Session Title: Research Methodology (ARHP)
Session Type: Abstract Submissions (ARHP)
Background/Purpose : Recruitment and adherence are important and challenging factors that can determine the success of a clinical trial. Mind body therapies are an emerging and controversial field; therefore, recruiting people to these types of trials can be difficult. The primary objective of this study was to compare the costs and effectiveness of recruitment strategies employed in a clinical trial of older adults with knee osteoarthritis (KOA). We also sought to determine which recruitment strategies provided the most adherent participants. The aim of these analyses was to identify successful strategies to improve recruitment for future studies.
Methods: We assessed recruitment strategies, cost, and adherence from a clinical trial of Tai Chi and physical therapy among older adults with KOA in the Boston area. All participants met ACR criteria for symptomatic KOA and were recruited between Dec. 2010 and May 2013. Recruitment strategies included: 1) clinical referrals, 2) other referrals (studies, staff, and class members), 3) electronic ads (Patientslikeme, Facebook, Clinicalconnections, clinicaltrials.gov, Craigslist, employee newsletter) and 4) paper ads (local newspapers, flyers). Costs were calculated by adding printing, posting, and personnel expenses. We calculated the percent of participants screened (# screened/prescreen), randomized (# randomized/screen), and able to complete their 12-week evaluation (# 12 week/randomized). We also calculated the yield (# randomized/ total prescreened), cost per randomized participant as well as median adherence to class schedule (# classes attended/total classes).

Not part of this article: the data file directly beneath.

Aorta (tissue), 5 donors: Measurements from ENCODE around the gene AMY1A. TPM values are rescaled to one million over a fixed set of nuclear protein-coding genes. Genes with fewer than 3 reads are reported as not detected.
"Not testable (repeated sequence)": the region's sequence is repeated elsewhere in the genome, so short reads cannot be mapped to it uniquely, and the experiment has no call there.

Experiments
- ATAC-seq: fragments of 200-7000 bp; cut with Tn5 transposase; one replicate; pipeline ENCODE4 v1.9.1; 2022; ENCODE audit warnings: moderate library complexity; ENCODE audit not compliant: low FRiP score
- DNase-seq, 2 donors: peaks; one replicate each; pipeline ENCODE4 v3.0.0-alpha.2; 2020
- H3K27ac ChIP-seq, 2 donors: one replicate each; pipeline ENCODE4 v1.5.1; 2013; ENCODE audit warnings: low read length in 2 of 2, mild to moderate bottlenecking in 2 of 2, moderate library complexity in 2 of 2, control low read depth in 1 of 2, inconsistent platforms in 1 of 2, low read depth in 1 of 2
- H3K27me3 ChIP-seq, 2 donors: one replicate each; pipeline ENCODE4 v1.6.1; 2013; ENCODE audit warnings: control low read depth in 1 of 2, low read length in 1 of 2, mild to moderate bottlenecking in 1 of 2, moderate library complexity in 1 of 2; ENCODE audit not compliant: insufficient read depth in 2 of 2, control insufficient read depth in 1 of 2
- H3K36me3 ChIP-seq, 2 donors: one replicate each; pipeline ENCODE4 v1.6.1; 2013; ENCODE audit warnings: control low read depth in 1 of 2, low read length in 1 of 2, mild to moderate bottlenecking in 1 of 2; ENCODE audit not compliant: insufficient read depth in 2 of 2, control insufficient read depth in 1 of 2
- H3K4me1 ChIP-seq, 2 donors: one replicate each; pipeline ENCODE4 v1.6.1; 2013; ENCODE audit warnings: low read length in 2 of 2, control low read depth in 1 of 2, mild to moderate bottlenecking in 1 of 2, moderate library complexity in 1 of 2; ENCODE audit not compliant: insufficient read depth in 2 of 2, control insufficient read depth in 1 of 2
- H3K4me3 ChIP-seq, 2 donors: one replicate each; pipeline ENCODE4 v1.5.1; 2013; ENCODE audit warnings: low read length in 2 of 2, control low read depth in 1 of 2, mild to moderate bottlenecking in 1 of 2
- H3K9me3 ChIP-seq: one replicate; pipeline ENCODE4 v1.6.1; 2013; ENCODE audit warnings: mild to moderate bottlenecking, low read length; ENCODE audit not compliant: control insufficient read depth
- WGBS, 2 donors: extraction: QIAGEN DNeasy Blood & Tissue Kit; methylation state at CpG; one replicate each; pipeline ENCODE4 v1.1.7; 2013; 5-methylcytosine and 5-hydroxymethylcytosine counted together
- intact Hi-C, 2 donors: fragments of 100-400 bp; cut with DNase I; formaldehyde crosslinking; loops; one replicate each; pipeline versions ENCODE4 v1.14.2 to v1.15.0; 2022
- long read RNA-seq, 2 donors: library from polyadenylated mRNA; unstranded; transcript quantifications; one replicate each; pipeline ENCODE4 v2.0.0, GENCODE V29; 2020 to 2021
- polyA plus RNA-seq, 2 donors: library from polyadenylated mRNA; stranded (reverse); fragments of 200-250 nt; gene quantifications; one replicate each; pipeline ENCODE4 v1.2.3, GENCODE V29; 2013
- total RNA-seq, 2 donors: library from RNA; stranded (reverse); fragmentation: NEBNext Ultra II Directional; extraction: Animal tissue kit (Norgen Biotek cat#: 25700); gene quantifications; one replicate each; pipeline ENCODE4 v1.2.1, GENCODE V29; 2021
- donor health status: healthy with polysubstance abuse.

Results: 1195 people were phone prescreened, 282 were screened in person (mean age 59.7 years) and of these 72% were randomized; the cost per randomized participant was $178.43 (See Table). Sixteen participants were randomized who did not report recruitment source. Paper ads resulted in the highest number of prescreens and randomized participants. Clinical referrals and the senior expo generated the lowest number randomized. The yields for paper, electronic, and other referrals were highest. Clinical referrals resulted in the lowest yield. With the exception of clinical referrals, adherence was high for all recruitment methods as measured by attendance (>79%) and completion of a 12-week evaluation (>76%). Cost per participant was $253.51 for paper and $7.62 for electronic ads. There were no costs associated with referral methods.
Conclusion: Electronic ads are an effective tool in this older population and had minimal cost. Their effectiveness is likely to further increase with time. Paper ads still play a prominent role in effective recruitment. There were no costs associated with clinical referrals but this strategy was not the most effective given the low yield. Additional educational material for clinicians may encourage more referrals.
J. V. Goldsmith,
L. L. Price,
J. B. Driban,
W. F. Harvey,
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ACR Meeting Abstracts - https://acrabstracts.org/abstract/the-cost-and-effectiveness-of-various-recruitment-strategies-in-a-mind-body-clinical-trial-among-older-adults-with-knee-osteoarthritis/